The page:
So, given how strategically important the project is for protecting the road and rail line, it’s surprising how little attention Waka Kotahi gave this aspect in their press release. It’s especially concerning as they know full well how some media love to use the idea of spending on “cycleways” to foment outrage.
Particularly when it comes to cycling, we really need our transport agencies communicating these broader benefits better.
. . . but it is eating up the cycleway budget
As noted above, the project is much more than just a cycleway, but my concern is that it’s eating up a huge chunk of the country’s earmarked funding for cycling and walking.
The current 2021-2024 National Land Transport Programme (NLTP) has budgeted for Waka Kotahi to spend about $371 million on walking and cycling projects across the country. There’s another $247 million in the budget for local authorities to spend. (Of course this is still pennies compared to state highway budgets and even local roads.)
That ringfenced NLTP budget for walking and cycling includes $195 million for this project, and that was from before this latest cost increase. It’s not clear where the extra funds to cover the cost increase will be coming from, but I worry it’s also coming from this general walking and cycling budget and achieved by delaying other important projects.
This is part of a concerning trend we’ve seen from Waka Kotahi in recent years, of pushing everything they can into other funding buckets. For example, in Auckland, the widening of SH20B for T2 lanes was initially planned to be paid for out of the state highway bucket but was switched to being out of the public transport one. The same thing happened with the Northern Busway extension. The change in those two projects alone sucked up all of the government’s increase in PT funding from a few years ago.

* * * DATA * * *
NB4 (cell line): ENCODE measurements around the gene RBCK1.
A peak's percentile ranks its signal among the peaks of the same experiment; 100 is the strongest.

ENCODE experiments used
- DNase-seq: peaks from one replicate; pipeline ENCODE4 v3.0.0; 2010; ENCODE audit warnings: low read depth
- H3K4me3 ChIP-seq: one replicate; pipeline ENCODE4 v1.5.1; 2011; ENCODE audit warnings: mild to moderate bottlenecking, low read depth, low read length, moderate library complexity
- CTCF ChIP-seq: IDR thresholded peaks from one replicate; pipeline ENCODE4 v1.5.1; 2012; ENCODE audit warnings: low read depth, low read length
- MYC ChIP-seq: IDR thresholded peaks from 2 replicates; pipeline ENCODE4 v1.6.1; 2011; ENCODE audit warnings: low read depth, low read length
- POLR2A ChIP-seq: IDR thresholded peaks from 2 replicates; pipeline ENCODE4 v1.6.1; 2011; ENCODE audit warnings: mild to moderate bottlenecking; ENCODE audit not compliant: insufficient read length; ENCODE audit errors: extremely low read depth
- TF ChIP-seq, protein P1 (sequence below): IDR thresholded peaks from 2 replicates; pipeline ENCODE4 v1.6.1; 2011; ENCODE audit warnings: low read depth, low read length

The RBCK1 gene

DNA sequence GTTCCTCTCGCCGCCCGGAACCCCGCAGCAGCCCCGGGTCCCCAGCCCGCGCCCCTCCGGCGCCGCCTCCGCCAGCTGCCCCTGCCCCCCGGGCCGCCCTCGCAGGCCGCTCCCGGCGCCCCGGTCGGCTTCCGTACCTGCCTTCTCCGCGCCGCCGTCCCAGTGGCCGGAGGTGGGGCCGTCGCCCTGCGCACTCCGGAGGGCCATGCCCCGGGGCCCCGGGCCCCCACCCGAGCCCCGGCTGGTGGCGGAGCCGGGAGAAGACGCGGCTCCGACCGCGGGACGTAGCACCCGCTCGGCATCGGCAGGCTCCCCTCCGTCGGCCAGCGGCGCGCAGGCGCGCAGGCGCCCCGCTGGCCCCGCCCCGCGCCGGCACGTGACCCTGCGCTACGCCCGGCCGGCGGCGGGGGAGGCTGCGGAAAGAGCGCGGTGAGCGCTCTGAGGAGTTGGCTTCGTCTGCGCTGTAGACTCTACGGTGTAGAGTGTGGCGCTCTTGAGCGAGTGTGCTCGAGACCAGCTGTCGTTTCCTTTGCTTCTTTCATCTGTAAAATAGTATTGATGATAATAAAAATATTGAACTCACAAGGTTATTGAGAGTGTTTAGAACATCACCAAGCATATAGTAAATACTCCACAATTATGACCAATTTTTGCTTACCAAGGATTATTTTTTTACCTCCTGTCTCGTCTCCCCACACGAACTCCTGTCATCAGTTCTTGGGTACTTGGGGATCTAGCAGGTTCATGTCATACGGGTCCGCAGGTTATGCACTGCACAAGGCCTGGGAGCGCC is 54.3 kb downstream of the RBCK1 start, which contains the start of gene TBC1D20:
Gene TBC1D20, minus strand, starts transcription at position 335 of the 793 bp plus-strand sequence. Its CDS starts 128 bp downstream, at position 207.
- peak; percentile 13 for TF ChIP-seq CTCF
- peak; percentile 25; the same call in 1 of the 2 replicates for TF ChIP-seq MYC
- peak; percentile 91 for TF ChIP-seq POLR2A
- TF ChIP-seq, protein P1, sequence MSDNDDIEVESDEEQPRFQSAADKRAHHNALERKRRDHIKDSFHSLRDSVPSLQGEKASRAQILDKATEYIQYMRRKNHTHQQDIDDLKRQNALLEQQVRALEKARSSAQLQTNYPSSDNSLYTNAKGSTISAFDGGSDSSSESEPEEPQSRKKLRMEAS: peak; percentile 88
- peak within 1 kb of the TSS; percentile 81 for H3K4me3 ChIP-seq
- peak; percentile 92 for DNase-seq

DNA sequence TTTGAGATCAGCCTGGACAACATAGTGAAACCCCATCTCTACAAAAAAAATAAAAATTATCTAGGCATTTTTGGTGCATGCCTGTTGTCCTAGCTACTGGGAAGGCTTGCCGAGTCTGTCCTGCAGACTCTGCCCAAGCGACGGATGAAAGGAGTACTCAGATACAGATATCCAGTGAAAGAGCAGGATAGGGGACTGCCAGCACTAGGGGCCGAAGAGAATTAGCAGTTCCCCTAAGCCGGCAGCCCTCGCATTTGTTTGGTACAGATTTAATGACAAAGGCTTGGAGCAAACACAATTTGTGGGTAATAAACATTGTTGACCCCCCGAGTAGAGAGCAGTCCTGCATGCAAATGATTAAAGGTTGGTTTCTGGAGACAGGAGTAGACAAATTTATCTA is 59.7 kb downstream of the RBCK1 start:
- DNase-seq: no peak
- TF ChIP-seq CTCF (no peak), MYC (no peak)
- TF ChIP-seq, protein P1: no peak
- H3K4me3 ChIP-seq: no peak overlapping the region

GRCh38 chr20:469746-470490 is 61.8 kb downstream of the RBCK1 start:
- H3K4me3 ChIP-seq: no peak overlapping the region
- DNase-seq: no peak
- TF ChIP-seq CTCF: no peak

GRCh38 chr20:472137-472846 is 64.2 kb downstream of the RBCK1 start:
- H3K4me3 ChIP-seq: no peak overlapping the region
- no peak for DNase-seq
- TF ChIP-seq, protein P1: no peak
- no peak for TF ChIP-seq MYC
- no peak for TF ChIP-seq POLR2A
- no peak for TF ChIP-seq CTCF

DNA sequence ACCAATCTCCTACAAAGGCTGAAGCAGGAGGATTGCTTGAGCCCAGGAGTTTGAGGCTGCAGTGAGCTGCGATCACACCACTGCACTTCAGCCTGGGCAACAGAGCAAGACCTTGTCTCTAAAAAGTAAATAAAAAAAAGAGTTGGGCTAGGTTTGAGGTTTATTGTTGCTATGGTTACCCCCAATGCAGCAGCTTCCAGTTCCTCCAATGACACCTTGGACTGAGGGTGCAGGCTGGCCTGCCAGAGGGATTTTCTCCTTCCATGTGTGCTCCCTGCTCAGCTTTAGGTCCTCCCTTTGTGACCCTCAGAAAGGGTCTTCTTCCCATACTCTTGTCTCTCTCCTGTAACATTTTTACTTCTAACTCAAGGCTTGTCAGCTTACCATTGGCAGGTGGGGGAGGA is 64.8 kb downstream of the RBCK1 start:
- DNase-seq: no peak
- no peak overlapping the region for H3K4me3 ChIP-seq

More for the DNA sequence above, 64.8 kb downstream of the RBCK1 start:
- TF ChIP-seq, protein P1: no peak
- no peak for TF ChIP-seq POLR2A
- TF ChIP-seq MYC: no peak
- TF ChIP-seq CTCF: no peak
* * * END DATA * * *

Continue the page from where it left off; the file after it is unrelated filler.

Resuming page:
So we’ll have to wait to see where this extra funding is coming from for the Wellington project, but given how much of the work is about protecting the road and rail lines, I hope it’s not coming at the expense of other walking and cycling projects.
Another huge irony of all of this is that Wellingtonians (like Aucklanders) have been waiting the better part of a century for some basic connectivity – on foot and on wheels – that’s now finally being provided at huge expense, in a big hurry, and in large part in a way designed to protect a transport mode that makes it so urgent we finally see some action.
Looking at recent extreme weather events, some people might be moved to say: who’d want to walk or bike in that? When, if New Zealanders had had that basic option this whole time, we probably wouldn’t have to be asking that question. So looking ahead, the big question isn’t “how can we afford these resilience projects”, it’s how did we ever let ourselves think we couldn’t.